New view of Civil War shipwreck via 3-D sonar

This image provided by the National Oceanic and Atmospheric Administration shows a view of the USS Hatteras as it fought and sank in 1863, depicted in a drawing by Civil War artist Francis H. Schell, above a 2012 high-resolution 3-D sonar image from the National Oceanic and Atmospheric Administration. A team of archaeologists and technicians spent two days in September 2012 mapping the wreckage of the USS Hatteras, the only U.S. Navy ship sunk in the Gulf of Mexico during Civil War combat. (AP Photo/NOAA, Northwest Hydro Inc., James Glaeser) James Glaeser

GALVESTON, Texas The remains of the only U.S. Navy ship sunk in combat in the Gulf of Mexico during the Civil War can now be seen in high-resolution, 3-D sonar images from the Gulf's murky depths.

The USS Hatteras images are being released this month to coincide with the 150th anniversary of the battle where the 210-foot ship was lost about 20 miles from Galveston.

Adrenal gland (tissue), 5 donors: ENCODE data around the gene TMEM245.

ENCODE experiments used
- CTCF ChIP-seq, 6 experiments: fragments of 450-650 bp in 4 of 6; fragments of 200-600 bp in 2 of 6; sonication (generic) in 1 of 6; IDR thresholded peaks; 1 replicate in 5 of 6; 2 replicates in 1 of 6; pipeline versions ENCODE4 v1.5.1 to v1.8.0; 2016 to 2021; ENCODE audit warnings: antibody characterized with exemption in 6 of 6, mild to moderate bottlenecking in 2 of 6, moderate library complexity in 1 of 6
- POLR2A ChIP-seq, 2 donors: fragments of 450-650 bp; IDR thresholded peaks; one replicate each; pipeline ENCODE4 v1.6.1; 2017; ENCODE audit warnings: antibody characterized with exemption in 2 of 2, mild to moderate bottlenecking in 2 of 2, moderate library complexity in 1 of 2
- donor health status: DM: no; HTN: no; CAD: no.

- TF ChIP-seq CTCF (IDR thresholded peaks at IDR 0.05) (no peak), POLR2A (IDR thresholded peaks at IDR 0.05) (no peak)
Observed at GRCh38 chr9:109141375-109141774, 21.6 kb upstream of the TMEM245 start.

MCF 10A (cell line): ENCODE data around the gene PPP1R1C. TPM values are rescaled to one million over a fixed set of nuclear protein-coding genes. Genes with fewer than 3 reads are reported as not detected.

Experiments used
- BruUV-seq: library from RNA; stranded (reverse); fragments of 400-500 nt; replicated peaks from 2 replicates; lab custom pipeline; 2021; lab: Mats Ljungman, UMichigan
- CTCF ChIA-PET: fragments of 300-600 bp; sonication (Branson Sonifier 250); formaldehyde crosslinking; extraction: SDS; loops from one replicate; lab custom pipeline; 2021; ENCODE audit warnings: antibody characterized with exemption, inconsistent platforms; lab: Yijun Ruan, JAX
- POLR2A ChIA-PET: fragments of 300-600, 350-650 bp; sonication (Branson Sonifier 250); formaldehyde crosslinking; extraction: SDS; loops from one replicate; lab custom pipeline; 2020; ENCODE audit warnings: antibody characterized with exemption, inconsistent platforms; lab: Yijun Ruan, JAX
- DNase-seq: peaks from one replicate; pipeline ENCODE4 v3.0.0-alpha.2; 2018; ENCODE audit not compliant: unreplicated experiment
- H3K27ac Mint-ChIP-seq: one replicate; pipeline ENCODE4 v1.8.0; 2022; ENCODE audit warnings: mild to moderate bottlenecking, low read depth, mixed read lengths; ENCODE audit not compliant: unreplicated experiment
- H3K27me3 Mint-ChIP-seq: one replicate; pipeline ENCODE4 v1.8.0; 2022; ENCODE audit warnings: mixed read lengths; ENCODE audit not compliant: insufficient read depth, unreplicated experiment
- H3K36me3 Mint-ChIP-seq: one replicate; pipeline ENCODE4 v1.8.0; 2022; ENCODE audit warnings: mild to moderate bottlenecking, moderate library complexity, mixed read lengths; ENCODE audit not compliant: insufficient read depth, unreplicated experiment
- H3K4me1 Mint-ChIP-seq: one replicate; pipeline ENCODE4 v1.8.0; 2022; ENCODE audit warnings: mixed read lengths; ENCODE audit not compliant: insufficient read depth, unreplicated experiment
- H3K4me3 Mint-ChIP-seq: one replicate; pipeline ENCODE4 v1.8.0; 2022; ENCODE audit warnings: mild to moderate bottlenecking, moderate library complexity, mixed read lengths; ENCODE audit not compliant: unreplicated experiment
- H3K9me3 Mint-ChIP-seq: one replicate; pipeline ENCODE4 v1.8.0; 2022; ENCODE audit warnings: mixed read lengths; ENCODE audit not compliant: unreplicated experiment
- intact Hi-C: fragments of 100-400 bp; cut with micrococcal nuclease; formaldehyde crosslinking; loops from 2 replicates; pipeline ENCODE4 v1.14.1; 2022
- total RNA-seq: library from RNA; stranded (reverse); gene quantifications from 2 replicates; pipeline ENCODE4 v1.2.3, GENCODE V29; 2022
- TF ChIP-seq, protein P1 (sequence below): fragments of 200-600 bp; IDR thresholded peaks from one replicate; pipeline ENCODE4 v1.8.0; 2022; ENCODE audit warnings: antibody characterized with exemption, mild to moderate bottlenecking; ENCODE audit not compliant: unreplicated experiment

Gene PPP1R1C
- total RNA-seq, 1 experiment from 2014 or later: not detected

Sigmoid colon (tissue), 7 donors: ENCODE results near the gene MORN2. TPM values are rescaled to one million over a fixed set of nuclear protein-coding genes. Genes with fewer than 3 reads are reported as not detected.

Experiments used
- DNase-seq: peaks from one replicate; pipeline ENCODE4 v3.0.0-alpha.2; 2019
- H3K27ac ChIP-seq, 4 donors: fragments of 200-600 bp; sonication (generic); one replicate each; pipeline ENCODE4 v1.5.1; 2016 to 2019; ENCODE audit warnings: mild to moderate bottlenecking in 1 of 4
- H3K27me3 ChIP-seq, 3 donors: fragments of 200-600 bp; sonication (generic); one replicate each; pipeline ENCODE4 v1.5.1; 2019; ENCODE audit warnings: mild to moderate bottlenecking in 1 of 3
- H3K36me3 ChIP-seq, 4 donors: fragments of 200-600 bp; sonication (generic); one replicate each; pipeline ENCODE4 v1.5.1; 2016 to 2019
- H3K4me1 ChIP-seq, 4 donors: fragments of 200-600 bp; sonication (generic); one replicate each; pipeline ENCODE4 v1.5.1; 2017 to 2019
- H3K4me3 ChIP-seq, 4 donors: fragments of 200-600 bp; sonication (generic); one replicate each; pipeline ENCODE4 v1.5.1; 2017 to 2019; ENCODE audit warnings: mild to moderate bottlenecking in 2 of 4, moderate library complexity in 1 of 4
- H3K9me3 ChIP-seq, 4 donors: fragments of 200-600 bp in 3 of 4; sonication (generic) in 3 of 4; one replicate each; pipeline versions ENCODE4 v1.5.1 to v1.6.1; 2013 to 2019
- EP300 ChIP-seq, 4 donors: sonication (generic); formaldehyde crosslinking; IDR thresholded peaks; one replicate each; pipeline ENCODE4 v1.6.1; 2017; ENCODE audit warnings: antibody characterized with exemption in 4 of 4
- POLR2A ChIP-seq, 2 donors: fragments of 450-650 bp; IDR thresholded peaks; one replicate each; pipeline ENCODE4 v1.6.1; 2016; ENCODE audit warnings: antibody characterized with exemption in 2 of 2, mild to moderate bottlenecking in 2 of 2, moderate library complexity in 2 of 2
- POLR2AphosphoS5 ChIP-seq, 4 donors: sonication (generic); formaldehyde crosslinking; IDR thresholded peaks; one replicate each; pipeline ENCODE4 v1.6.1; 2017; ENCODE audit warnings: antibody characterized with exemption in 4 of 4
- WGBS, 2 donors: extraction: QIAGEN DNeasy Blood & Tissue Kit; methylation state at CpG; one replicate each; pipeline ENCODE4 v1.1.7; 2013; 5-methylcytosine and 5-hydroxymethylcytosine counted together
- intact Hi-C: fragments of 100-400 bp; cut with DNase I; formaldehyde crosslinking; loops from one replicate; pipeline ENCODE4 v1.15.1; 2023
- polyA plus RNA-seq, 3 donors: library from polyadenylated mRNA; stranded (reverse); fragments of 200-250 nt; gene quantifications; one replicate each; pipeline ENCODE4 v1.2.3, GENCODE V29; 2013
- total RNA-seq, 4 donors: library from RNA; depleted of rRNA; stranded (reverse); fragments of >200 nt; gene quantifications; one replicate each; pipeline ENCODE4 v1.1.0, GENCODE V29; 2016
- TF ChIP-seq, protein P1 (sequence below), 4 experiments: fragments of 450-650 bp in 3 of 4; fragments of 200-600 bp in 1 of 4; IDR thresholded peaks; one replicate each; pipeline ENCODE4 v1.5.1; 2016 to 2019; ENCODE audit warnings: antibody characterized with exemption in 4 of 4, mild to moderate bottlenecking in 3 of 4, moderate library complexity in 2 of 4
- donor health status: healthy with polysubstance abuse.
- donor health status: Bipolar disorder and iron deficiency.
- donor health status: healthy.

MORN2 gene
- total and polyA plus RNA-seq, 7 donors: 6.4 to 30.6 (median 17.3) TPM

A view of the USS Hatteras as it fought and sank in 1863, depicted in a drawing by Civil War artist Francis H. Schell.
AP/NOAA, Northwest Hydro Inc., James Glaeser

They show previously unknown details like a paddle wheel, the stern and rudder — and a shell hole that may have been among the ship's fatal wounds.

Archaeologists and technicians spent two days last September mapping the wreckage with sonar imaging technology.

Project manager Jim Delgado, of the National Oceanic and Atmospheric Administration, says the images allow views no diver can get because of the murky water.

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